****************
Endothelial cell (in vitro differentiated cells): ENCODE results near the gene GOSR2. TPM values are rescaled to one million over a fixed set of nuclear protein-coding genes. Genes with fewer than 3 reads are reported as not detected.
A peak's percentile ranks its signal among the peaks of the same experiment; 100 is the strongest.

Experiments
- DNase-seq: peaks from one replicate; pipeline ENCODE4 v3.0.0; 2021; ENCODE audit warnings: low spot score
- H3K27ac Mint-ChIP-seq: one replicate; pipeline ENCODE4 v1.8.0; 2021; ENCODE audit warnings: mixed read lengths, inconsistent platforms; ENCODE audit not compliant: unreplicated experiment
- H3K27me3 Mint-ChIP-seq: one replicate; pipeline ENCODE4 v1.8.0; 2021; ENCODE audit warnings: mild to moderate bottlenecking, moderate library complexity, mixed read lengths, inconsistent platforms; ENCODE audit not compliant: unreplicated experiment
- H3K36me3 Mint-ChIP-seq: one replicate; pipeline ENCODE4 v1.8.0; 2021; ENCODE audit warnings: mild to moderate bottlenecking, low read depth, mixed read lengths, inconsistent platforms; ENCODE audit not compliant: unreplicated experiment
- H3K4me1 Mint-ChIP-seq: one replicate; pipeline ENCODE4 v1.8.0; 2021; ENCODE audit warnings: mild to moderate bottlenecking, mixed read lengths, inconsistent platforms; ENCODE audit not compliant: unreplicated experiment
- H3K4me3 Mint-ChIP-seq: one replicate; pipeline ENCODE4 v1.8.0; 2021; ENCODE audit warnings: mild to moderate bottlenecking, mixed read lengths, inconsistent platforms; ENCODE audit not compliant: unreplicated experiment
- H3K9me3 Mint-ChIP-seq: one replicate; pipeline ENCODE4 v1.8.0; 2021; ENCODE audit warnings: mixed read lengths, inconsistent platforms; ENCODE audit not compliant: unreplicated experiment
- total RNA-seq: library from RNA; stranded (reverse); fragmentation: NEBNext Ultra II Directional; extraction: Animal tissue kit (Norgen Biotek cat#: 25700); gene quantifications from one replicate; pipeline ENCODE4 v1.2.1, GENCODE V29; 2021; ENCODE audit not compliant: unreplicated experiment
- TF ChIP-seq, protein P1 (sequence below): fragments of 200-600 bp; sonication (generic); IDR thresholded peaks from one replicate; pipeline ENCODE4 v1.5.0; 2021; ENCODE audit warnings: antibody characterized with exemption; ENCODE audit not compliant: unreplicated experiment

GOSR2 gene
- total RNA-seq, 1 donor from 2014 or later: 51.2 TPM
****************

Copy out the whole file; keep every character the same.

Endothelial cell (in vitro differentiated cells): ENCODE results near the gene GOSR2. TPM values are rescaled to one million over a fixed set of nuclear protein-coding genes. Genes with fewer than 3 reads are reported as not detected.
A peak's percentile ranks its signal among the peaks of the same experiment; 100 is the strongest.

Experiments
- DNase-seq: peaks from one replicate; pipeline ENCODE4 v3.0.0; 2021; ENCODE audit warnings: low spot score
- H3K27ac Mint-ChIP-seq: one replicate; pipeline ENCODE4 v1.8.0; 2021; ENCODE audit warnings: mixed read lengths, inconsistent platforms; ENCODE audit not compliant: unreplicated experiment
- H3K27me3 Mint-ChIP-seq: one replicate; pipeline ENCODE4 v1.8.0; 2021; ENCODE audit warnings: mild to moderate bottlenecking, moderate library complexity, mixed read lengths, inconsistent platforms; ENCODE audit not compliant: unreplicated experiment
- H3K36me3 Mint-ChIP-seq: one replicate; pipeline ENCODE4 v1.8.0; 2021; ENCODE audit warnings: mild to moderate bottlenecking, low read depth, mixed read lengths, inconsistent platforms; ENCODE audit not compliant: unreplicated experiment
- H3K4me1 Mint-ChIP-seq: one replicate; pipeline ENCODE4 v1.8.0; 2021; ENCODE audit warnings: mild to moderate bottlenecking, mixed read lengths, inconsistent platforms; ENCODE audit not compliant: unreplicated experiment
- H3K4me3 Mint-ChIP-seq: one replicate; pipeline ENCODE4 v1.8.0; 2021; ENCODE audit warnings: mild to moderate bottlenecking, mixed read lengths, inconsistent platforms; ENCODE audit not compliant: unreplicated experiment
- H3K9me3 Mint-ChIP-seq: one replicate; pipeline ENCODE4 v1.8.0; 2021; ENCODE audit warnings: mixed read lengths, inconsistent platforms; ENCODE audit not compliant: unreplicated experiment
- total RNA-seq: library from RNA; stranded (reverse); fragmentation: NEBNext Ultra II Directional; extraction: Animal tissue kit (Norgen Biotek cat#: 25700); gene quantifications from one replicate; pipeline ENCODE4 v1.2.1, GENCODE V29; 2021; ENCODE audit not compliant: unreplicated experiment
- TF ChIP-seq, protein P1 (sequence below): fragments of 200-600 bp; sonication (generic); IDR thresholded peaks from one replicate; pipeline ENCODE4 v1.5.0; 2021; ENCODE audit warnings: antibody characterized with exemption; ENCODE audit not compliant: unreplicated experiment

GOSR2 gene
- total RNA-seq, 1 donor from 2014 or later: 51.2 TPM